It was situated in between a furniture depository and a frozen meat warehouse. From my balcony, I could observe the traffic passing on a flyover, and listen to its roar. The air outside was polluted, a grey-purple haze hung in the sky over the earth as far as the eye could see, it smelled awful, and no pedestrian ventured along any of the roads leading to the warehouses and distribution centres of the area. How ugly our modern civilisation is, the price to pay (I suppose) for its abundance. And yet I love staying in such hotels in such areas.

Bathtime at the Pecksniff Hotel

Screen Shot 2015-04-28 at 22.29.39Ne sutor ultra crepidam

Entering his hotel room, Dalrymple finds an

unctuous, mendacious, and mildly hectoring and even bullying notice on the towels in the bathroom.

It reads:

You care, we care, we all care about our environment and carbon footprint. Please take care and only have towels washed when needed.

Screen Shot 2015-04-28 at 22.51.56Yet it was necessary only

to step outside the hotel to prove that ‘we’ do not all care about the environment. Many of us drop litter; many of us tread our chewing gum into the ground; many of us make unnecessary noise; many of us render the world slightly more ugly than it need be by our careless appearance in public. Many, indeed most, of us consume vastly more than we need. Many of us take unnecessary journeys because we cannot think of anything else to do. Many of us would not even be able to define our carbon footprint, let alone care about it.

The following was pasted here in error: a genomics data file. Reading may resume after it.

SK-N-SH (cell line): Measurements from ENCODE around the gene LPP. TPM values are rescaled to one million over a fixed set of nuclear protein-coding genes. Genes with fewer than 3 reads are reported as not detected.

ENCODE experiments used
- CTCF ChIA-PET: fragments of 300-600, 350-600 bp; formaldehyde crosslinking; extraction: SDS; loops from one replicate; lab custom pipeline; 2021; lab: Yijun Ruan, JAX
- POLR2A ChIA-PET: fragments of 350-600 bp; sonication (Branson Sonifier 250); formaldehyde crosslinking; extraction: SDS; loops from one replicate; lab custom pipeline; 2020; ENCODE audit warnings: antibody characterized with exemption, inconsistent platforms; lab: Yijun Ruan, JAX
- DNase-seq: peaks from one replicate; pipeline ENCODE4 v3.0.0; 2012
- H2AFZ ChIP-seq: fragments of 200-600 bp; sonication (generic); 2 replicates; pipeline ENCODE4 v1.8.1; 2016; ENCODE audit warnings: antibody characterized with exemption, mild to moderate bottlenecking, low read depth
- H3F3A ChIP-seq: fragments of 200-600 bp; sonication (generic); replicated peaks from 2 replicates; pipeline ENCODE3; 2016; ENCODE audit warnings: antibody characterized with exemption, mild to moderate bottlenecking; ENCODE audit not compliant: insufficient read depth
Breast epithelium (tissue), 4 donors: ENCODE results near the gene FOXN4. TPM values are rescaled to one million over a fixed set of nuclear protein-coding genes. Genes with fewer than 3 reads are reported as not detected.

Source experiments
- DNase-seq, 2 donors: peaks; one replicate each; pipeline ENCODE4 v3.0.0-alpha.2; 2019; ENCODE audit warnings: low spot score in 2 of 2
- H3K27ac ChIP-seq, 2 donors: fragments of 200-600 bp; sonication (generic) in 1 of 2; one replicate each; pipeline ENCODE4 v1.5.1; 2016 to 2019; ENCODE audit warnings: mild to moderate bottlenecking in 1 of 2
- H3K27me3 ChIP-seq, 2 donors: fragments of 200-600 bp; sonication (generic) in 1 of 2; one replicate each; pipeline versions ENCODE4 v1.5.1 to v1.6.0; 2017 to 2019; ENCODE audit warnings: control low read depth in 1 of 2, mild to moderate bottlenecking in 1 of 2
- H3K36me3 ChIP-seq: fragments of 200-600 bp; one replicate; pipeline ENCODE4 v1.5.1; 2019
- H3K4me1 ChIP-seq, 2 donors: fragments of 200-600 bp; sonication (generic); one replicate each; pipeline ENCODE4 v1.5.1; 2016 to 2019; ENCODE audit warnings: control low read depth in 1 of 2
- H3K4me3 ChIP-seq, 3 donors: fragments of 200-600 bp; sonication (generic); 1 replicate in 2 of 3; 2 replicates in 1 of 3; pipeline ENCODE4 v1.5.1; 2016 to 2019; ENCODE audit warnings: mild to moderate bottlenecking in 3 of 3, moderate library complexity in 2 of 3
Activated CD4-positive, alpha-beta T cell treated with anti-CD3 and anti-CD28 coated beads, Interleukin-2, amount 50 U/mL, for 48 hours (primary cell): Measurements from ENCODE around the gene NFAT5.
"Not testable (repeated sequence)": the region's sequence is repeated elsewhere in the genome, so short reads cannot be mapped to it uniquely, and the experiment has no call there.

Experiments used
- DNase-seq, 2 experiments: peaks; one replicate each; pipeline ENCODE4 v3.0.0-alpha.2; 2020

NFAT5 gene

Seth Pecksniff, shield of virtue

Seth Pecksniff, shield of virtue

The very word ‘care’

now has a Pecksniffian ring to it, thanks to its use in this kind of canting message. ‘Let us be moral,’ said Mr Pecksniff. ‘Let us contemplate existence.’

The notion that ‘we’ of the hotel chain

do and ought to care more about the environment than, say, about reducing the chain’s laundry bill and thereby increasing its margin of profit (a perfectly respectable and reasonable thing for ‘us’ of the chain to do) is absurd and to me repellent.

Screen Shot 2015-04-28 at 23.31.26

A worthwhile movement

We despise

the Victorians for their habit of dishonest moralising,

but ours

is an age of ultracrepidarian hypocrisy in which everyone claims to care deeply for everything except that which concerns him most.